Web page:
What is like to be an IT Recruiter?

Who recruited you on your last job? Was it a bad experience or a good one? Do you know there are extensive career paths around recruiting? Have you ever wondered what it’s like to be a recruiter?

I love my career. I really do. And how could I not? Currently, I work in Wizeline, a tech-start-up with a Silicon Valley Culture. Wizeline hired me as a Recruitment Coordinator Intern while I was still studying Industrial Relations at ITESO, and now I’m a full-time IT Recruiter. During my time at Wizeline, I have worked with my talented colleagues on the recruiting team to grow the company from 100 to 300 employees in a year! Here are some of the reasons I love my job:

  • I have met a lot of interesting people from all over the world inside and outside Wizeline, and I’m sure I will continue doing it. Every candidate is different, and they have so many questions. Today I’m talking with a guy from Turkey, and tomorrow I could be having an interesting conversation with someone from India who is currently building an open source product for the medical industry. Just last month I hired 3 engineers from Venezuela that were trying to relocate to a more stable place.
  • Constant challenges and learning. As a recruiter, I’m constantly facing new challenges in learning about different roles, adapting my strategy based on region, background or education, and learning to evolve my methods as I receive more feedback from candidates. It is not enough to recruit fast, you need to do it maintaining the expected quality of those hires.  I also learn a lot about technology from my daily conversations and it keeps me engaged with the latest tech trends.
  • I have a lot to share. No matter if I am with my family or friends, there’s always someone who is curious about my job. It’s often misunderstood that in the tech industry’s recruitment process, difficult and tricky questions are asked. I agree with Lazlo Bock in his book Work Rules: there’s nothing about those questions that can provide you a strong read of the candidate. However, they are fun to ask.
  • Changing scenarios. IT positions are in the most demand nowadays, that’s why being in a technology company forces me to be different with which recruitment strategies I use. Software Engineers, in general, are difficult to engage. My team tests out a lot of new strategies every month, so I get to travel to attend to interesting tech-talks from companies like YouTube, Google and of course Wizeline, to job fairs at universities and VIP events with top engineers around Mexico.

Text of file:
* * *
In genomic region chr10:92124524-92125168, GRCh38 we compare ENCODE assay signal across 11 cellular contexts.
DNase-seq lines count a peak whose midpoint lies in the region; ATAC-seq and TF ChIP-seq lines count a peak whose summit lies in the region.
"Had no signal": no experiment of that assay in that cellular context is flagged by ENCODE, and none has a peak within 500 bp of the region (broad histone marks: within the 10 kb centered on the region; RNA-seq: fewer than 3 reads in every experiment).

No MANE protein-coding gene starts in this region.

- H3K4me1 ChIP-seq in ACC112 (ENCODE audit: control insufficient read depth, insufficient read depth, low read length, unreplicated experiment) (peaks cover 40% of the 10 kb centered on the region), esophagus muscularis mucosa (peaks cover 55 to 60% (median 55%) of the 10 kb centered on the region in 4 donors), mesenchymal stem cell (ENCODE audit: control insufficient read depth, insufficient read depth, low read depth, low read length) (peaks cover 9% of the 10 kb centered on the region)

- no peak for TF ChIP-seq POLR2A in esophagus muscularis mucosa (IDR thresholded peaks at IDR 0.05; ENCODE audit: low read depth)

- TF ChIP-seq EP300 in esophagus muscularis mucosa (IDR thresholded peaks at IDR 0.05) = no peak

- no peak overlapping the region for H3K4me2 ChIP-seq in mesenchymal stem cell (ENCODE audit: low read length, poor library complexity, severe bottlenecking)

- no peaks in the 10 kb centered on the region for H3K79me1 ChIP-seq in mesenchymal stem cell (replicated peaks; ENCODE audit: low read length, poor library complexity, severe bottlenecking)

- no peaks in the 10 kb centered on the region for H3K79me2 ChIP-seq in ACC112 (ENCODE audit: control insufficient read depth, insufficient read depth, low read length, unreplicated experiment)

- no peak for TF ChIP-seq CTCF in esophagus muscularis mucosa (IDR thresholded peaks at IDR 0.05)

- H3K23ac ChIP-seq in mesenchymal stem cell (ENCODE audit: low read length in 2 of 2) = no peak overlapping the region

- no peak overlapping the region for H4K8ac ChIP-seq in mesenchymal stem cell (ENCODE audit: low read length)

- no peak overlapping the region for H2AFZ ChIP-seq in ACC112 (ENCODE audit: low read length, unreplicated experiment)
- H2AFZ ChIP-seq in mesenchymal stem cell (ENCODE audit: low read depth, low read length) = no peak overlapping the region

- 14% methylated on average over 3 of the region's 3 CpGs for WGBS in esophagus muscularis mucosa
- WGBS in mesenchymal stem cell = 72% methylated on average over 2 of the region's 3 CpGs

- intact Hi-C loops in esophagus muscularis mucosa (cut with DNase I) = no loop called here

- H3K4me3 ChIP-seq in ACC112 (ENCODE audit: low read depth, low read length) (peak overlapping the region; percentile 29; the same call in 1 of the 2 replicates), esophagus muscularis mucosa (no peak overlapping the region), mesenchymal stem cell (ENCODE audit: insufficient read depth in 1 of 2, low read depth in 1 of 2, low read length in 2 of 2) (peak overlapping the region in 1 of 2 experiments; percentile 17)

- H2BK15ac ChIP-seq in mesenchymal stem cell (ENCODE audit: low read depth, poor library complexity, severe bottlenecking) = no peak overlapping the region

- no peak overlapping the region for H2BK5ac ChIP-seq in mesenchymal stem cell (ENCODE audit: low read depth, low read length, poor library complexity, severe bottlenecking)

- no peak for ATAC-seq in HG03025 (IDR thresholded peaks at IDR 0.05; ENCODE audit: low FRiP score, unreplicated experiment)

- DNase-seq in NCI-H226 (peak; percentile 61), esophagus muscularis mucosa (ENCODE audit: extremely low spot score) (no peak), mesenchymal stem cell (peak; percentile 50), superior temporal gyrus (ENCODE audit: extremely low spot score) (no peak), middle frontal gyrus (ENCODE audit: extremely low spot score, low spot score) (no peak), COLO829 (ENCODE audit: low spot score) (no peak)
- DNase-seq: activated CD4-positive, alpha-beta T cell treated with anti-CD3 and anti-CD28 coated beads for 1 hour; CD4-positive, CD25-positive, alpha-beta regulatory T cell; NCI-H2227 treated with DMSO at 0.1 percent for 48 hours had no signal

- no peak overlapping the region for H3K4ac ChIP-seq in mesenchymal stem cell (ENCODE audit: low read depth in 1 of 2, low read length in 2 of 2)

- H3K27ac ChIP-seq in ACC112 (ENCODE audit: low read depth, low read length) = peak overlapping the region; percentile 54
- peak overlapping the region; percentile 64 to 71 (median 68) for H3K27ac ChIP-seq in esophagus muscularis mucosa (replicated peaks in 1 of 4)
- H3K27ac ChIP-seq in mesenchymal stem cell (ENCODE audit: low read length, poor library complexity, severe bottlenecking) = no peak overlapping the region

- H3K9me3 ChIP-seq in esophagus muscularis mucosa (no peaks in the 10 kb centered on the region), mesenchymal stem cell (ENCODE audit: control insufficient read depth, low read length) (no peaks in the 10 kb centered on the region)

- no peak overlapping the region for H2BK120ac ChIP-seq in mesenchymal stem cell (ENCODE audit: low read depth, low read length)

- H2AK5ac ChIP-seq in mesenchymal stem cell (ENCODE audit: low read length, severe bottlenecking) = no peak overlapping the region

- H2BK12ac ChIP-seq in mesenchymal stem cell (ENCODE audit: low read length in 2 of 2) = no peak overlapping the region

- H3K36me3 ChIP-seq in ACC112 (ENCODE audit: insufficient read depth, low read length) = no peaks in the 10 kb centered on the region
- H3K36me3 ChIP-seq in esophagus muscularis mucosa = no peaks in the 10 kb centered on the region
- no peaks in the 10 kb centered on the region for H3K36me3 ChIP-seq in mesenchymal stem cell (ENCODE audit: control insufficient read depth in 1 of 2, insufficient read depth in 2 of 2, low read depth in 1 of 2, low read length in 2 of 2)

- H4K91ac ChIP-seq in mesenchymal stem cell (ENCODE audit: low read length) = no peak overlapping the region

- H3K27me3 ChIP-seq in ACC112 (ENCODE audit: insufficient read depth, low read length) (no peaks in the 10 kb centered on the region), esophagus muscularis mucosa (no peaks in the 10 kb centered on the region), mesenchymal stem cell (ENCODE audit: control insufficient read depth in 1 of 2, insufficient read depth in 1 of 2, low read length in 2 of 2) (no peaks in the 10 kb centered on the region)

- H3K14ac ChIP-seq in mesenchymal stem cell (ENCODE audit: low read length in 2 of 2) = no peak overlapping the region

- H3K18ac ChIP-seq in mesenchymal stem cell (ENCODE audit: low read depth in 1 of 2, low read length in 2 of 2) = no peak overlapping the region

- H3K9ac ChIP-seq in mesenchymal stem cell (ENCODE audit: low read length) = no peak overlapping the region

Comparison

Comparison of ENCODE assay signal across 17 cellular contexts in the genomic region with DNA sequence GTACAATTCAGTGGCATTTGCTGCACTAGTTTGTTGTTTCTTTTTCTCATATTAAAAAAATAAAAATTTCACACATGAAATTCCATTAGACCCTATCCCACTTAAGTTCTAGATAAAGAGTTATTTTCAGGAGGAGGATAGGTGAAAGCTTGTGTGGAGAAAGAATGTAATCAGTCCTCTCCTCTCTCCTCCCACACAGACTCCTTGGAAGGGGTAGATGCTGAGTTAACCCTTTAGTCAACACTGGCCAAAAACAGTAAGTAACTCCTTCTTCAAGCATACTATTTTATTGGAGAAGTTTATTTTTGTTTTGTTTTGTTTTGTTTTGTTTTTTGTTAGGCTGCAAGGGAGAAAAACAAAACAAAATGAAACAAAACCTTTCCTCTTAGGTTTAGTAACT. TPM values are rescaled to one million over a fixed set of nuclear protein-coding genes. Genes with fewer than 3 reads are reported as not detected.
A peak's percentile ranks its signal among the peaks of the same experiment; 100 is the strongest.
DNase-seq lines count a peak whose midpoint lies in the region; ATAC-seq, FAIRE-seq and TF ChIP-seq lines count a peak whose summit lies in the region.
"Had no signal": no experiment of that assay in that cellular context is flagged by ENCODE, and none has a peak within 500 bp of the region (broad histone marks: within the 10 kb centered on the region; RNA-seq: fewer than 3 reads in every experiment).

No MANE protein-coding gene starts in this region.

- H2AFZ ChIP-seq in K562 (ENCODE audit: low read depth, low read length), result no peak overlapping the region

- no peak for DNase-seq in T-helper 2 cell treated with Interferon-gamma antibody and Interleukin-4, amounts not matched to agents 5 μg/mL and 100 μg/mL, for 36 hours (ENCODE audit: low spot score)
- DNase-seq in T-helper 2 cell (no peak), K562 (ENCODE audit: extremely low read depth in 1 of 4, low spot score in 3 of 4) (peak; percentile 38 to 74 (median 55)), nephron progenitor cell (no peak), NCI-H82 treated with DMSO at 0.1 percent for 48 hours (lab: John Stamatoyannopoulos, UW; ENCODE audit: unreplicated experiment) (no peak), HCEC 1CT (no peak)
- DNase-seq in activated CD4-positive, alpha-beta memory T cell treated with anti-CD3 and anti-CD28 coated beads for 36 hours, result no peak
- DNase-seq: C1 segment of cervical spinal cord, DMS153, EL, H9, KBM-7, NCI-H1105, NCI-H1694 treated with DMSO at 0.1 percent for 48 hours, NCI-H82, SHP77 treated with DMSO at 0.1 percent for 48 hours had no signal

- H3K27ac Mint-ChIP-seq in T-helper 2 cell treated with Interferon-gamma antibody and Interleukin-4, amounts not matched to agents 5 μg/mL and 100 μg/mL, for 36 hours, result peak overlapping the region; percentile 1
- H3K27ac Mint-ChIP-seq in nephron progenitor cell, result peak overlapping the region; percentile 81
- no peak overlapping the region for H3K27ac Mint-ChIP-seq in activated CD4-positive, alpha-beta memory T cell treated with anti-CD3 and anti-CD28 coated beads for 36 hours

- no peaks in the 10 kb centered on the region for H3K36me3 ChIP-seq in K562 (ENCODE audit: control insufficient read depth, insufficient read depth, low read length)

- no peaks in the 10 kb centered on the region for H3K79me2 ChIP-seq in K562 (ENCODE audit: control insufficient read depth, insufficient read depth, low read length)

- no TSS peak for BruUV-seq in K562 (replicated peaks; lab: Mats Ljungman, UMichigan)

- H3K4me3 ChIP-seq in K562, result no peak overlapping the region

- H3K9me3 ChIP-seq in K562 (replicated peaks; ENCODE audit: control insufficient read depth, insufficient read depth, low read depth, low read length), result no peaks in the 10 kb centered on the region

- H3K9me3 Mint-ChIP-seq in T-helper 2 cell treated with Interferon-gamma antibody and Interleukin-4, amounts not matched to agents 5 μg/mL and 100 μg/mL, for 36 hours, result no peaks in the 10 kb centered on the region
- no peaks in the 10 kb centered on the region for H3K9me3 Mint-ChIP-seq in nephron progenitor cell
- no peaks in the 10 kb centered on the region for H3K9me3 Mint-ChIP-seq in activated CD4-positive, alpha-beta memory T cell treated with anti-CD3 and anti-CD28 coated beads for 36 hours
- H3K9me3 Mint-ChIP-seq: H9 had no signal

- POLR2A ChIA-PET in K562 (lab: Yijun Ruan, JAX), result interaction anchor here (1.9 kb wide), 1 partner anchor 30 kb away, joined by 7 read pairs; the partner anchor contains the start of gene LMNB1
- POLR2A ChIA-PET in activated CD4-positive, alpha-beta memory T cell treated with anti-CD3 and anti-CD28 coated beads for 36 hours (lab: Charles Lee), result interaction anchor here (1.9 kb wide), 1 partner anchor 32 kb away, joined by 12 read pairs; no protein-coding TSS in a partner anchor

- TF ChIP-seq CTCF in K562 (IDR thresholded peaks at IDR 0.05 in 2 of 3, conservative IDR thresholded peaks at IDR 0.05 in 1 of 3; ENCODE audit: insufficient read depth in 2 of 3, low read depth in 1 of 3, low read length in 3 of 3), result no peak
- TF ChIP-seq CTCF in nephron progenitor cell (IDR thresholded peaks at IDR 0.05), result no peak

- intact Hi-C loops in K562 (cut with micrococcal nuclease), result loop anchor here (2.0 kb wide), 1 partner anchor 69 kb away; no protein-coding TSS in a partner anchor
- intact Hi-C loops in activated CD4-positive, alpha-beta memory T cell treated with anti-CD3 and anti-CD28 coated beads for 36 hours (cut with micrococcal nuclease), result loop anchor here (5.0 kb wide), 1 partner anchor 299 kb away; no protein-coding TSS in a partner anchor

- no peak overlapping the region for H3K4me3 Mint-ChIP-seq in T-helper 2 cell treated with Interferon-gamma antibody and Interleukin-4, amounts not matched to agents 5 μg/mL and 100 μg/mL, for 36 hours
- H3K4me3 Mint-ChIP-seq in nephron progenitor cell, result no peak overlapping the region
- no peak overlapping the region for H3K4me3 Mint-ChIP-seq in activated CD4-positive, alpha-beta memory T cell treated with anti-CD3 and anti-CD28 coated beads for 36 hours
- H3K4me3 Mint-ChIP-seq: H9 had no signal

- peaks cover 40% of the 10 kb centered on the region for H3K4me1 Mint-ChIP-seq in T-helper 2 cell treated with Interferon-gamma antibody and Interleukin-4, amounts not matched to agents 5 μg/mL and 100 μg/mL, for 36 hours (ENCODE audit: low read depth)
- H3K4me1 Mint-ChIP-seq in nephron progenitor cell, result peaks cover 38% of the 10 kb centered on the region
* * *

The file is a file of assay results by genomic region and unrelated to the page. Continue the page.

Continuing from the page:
• It has helped me strengthen my social skills and the ability to read people. It’s simple, the more you practice, the better you get. I’ve learned to improve my social skills with great candidates, as well as rude candidates.

For the recruiters that are reading me, you know I can’t say everything about working in recruitment is perfect. There are some stressful moments and some very rude candidates you get to interview but, for me, being a recruiter has been a road full of challenges, mistakes, and most of all learning and fun.

Keep in mind that, as a recruiter, you also have a great responsibility because you are impacting someone else’s life. Approach recruiting with a people-first mindset:

  • Take care of the candidate’s experience and be empathetic. If you do it, candidates tend to be more honest and open during the process, and this makes it a much better experience for you, too.
  • Remember you’re making a huge impact on a candidate’s life when helping them change companies or careers, so give as much information as you can and be honest.
  • Don’t continue with a process if you know you’re not making a positive change in the candidate’s life. That’s also professionalism.

May you always love what you do. #FromARecruiter’sHeart.

– V by V.


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